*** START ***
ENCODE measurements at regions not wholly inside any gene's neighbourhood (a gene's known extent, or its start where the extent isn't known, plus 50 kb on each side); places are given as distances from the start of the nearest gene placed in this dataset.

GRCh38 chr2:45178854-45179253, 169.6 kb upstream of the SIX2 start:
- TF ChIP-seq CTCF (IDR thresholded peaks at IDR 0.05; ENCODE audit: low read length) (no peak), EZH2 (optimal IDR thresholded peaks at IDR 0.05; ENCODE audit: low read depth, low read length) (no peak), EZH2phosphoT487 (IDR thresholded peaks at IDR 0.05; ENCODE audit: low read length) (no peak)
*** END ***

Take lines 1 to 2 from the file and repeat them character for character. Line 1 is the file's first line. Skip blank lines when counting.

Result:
ENCODE measurements at regions not wholly inside any gene's neighbourhood (a gene's known extent, or its start where the extent isn't known, plus 50 kb on each side); places are given as distances from the start of the nearest gene placed in this dataset.

GRCh38 chr2:45178854-45179253, 169.6 kb upstream of the SIX2 start: